Mario Chalmers was pretty blah most of the time, and pretty damaging to the cause a lot of the time, unless you think 18 turnovers and 15 assists in a Finals is a decent point guard performance. But in Games 6 and 7 of the Finals, he had 20 and 14 points, respectively, and that nice little buzzer-beating banked three to conclude the third quarter of Game 7 was a very welcome development, sending the Heat into the fourth up by 2 rather than down by 1.
Chris “Birdman” Andersen did what he does very well, no question. His energy, his rebounding, and his defense were often on display, and how about shooting 35 for 41 in the first 12 games of the playoffs, all, of course, on dunks or putbacks, but all the result of knowing who he is and how to play with good players. And yet he was handed three DNPs in the last two series.
Norris Cole had back-to-back 18s in the Chicago series, but scored a total of only 62 points thereafter and was DNP’d for Games 6 and 7 of the Finals.
Mike Miller did go 5 for 5 one night on threes, but it was in a blowout loss, and in the end he contributed very little on offense while being abused on defense.
Udonis Haslem went 8 for 9 twice in three games during the Indiana series after shooting 13 for 21 in the Milwaukee sweep. He was then DNP’d in Game 6 of the Finals.
Joel Anthony, a starter many times during his Heat career, was DNP’d nine times in 23 games.
Rashard Lewis and James Jones did not matter. FYI: Since dropping 25 on the Celtics in Game 1 in 2011, Jones has scored 75 playoff points total.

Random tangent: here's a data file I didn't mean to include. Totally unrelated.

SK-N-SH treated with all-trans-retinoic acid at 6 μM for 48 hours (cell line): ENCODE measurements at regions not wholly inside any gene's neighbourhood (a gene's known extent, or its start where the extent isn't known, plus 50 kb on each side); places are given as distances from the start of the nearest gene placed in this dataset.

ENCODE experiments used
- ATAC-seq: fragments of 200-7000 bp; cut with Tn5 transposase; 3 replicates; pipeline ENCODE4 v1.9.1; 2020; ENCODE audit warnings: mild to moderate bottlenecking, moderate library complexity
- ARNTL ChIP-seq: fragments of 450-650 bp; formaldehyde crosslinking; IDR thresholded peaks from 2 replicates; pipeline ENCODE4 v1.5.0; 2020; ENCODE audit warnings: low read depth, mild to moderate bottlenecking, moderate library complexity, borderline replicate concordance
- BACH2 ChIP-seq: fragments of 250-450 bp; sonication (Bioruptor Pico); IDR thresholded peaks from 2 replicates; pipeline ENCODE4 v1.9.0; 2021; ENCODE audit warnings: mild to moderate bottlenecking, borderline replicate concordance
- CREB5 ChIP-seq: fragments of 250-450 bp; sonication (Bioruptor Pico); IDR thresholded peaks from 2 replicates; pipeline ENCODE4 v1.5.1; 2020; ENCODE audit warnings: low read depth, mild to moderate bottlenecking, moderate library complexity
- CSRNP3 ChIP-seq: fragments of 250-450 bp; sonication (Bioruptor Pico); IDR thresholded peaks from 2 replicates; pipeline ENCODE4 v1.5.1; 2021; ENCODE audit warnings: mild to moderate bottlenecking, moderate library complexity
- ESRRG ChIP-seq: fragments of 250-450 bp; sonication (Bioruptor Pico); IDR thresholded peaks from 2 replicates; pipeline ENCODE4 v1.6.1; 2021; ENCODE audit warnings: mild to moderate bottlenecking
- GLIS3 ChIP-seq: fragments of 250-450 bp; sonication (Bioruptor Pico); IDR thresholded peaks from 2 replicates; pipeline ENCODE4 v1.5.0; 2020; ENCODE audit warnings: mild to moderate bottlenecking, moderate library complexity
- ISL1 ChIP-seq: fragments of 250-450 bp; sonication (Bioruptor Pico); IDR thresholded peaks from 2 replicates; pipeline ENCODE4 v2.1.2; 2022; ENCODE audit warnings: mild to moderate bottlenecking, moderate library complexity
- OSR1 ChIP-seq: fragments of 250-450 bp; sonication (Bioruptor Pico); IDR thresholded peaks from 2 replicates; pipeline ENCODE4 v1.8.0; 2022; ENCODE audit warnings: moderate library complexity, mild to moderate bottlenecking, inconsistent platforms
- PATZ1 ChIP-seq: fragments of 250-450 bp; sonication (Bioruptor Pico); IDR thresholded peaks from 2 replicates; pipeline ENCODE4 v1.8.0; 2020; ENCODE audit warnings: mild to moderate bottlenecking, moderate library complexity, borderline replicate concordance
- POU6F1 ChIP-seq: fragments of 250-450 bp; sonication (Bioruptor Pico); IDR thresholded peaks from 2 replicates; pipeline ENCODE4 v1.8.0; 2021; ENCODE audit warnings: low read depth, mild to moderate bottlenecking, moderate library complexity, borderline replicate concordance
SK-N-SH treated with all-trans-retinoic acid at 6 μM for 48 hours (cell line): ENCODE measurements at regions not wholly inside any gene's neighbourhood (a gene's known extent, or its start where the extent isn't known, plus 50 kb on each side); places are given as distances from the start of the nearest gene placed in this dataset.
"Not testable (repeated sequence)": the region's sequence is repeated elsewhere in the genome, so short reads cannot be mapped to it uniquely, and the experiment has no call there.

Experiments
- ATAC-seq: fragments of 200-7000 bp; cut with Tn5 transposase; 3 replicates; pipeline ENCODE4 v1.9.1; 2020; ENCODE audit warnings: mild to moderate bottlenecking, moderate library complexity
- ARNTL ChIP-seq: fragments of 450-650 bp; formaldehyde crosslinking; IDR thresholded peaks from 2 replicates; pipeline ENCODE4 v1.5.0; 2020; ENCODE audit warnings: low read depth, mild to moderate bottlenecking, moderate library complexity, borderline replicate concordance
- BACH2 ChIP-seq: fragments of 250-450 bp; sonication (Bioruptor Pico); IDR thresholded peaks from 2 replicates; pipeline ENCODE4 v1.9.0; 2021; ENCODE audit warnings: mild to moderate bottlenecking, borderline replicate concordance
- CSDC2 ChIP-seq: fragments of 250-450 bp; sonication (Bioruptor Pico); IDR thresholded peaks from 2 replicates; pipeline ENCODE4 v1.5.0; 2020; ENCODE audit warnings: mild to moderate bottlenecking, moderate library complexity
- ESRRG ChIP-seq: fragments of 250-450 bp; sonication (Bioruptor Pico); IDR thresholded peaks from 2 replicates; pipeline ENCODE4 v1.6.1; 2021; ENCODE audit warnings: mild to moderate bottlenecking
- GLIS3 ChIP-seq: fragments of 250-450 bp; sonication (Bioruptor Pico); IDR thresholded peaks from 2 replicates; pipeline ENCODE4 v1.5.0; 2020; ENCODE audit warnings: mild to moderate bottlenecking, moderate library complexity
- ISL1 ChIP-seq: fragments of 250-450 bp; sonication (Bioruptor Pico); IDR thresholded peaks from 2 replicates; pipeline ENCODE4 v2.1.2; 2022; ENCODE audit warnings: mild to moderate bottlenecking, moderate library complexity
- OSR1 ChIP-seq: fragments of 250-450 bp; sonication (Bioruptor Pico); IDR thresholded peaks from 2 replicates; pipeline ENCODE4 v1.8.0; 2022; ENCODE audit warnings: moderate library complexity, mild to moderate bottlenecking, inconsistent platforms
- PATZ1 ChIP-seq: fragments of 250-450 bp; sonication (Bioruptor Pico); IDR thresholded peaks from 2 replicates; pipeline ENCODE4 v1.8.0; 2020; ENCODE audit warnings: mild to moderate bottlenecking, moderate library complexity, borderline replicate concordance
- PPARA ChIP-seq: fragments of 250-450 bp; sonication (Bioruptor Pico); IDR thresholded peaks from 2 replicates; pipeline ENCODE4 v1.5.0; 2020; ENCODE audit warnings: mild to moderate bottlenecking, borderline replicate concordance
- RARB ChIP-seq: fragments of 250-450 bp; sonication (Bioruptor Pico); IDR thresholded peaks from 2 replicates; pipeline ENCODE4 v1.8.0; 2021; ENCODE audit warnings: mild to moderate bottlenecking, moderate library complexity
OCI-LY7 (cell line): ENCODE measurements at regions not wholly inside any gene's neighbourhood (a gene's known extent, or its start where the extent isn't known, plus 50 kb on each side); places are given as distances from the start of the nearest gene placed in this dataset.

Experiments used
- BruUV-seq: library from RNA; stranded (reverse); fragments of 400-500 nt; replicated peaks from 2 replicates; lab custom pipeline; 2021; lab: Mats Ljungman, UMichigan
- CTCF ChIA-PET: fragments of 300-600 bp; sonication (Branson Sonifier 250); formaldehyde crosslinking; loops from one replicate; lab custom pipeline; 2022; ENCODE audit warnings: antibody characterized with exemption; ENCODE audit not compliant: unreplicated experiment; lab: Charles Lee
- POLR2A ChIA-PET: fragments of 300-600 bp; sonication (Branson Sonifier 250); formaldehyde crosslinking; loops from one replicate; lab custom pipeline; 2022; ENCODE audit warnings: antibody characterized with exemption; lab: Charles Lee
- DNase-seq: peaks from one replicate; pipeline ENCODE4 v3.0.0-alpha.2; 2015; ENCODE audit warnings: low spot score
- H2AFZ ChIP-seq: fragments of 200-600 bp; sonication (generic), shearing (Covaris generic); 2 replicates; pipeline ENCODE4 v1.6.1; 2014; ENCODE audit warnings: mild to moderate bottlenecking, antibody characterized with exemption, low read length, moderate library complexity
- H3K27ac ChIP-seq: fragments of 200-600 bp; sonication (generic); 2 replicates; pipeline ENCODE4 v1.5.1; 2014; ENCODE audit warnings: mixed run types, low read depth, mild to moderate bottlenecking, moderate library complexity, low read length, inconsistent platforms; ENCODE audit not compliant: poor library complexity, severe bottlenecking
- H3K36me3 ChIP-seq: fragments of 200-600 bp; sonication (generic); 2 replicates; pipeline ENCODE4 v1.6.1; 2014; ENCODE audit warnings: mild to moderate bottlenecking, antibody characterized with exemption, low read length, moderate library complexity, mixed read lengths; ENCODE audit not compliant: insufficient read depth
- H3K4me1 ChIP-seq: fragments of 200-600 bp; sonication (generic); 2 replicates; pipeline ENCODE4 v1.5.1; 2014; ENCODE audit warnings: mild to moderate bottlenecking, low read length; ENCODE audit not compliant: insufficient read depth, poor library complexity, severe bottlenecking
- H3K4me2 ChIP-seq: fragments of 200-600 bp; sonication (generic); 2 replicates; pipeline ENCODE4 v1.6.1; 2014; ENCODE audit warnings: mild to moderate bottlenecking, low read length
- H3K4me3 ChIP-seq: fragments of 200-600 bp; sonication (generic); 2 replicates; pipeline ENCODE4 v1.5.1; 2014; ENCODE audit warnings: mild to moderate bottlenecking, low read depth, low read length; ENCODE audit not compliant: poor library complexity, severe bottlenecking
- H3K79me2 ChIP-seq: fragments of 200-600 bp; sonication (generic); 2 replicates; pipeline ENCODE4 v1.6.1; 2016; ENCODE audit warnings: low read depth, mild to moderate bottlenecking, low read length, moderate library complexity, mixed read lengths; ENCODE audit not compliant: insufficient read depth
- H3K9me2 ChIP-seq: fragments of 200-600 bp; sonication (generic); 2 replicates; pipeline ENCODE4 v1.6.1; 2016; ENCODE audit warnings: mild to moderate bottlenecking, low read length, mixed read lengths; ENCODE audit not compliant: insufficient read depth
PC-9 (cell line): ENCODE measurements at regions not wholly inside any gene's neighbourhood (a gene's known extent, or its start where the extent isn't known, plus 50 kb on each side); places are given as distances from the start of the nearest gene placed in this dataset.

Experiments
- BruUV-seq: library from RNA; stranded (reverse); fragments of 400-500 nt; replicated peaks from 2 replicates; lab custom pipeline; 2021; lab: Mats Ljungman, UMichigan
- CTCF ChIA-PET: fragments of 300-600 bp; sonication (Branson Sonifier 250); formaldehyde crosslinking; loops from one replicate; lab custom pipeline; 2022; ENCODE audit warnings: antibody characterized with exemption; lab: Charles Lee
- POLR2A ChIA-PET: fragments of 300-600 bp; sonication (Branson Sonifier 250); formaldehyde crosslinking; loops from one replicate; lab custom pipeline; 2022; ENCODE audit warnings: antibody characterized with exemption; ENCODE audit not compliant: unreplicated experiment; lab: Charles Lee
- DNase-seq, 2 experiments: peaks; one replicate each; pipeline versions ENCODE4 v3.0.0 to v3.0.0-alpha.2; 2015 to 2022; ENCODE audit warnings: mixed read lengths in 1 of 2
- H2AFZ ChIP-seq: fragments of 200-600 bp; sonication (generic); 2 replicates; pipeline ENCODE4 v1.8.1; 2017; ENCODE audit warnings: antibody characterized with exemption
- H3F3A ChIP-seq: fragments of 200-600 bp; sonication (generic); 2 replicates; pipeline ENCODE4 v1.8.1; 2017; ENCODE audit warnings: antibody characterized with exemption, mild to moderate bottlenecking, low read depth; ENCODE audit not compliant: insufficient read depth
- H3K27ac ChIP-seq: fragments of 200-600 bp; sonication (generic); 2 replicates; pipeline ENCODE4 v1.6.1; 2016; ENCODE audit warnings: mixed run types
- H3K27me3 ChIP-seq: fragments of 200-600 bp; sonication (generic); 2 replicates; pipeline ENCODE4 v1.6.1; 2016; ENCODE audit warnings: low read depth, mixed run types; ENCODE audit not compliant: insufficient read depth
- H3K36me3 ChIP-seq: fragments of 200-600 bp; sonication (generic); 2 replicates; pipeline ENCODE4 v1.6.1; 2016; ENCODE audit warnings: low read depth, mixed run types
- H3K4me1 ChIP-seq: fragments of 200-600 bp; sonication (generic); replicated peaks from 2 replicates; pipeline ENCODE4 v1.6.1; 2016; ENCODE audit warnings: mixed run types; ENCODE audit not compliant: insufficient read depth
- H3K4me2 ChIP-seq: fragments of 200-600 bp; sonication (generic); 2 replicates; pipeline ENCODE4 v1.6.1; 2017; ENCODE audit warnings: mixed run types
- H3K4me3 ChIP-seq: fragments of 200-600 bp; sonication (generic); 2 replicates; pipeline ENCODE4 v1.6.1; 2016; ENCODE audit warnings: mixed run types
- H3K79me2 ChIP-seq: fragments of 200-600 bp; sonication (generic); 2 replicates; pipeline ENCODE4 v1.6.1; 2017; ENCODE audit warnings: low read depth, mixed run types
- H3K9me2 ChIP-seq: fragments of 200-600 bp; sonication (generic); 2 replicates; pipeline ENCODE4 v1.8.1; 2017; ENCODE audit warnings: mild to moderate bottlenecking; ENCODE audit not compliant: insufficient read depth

And the best for last: Shane Battier.
A starter and valuable contributor in the 2012 championship run, Battier was a Dead Man Sitting as the Finals began, mainly because his famed 3-point stroke was on a long, long vacation. Starting with the fourth game of the Chicago series, Battier clanked ’em up at a 6-for-37 rate, thus earning a seat on the bench that even included a startling DNP.
But he hit a pair in Game 5 of the Finals, and then went 3 for 4 in Game 6. As for Game 7, well, he was the necessary X-factor du jour, hitting his first six shots, all threes (he had only one 2-point field goal out of his 27 playoff makes).
See a pattern here? What with the limitations of Messrs. Wade and Bosh, and what with all these in-and-out guys and all these DNP guys placing Spoelstra in a position of nightly lineup uncertainty, the only thing he could count on was the scoring, rebounding, passing, defending, and competitive spirit of LeBron James.
I said I have never seen anything quite like him, and I haven’t. I’ve never seen anyone with his size and strength combined with such quickness and such a generosity of basketball spirit. It is almost as if he is tortured by the reality of his individual greatness.
Jordan — oops, I said we shouldn’t compare — was not comfortable sharing. LeBron is not comfortable doing it by himself. He has learned to take over when it is necessary, but it does not come naturally to him.
Anyway, please, let him play it out. Then we can place him in the proper historical context.
He’s right here, right now. He is the consummate basketball artiste. We are truly blessed to have him.
Bob Ryan's column appears regularly in the Globe. He can be reached at email@example.com.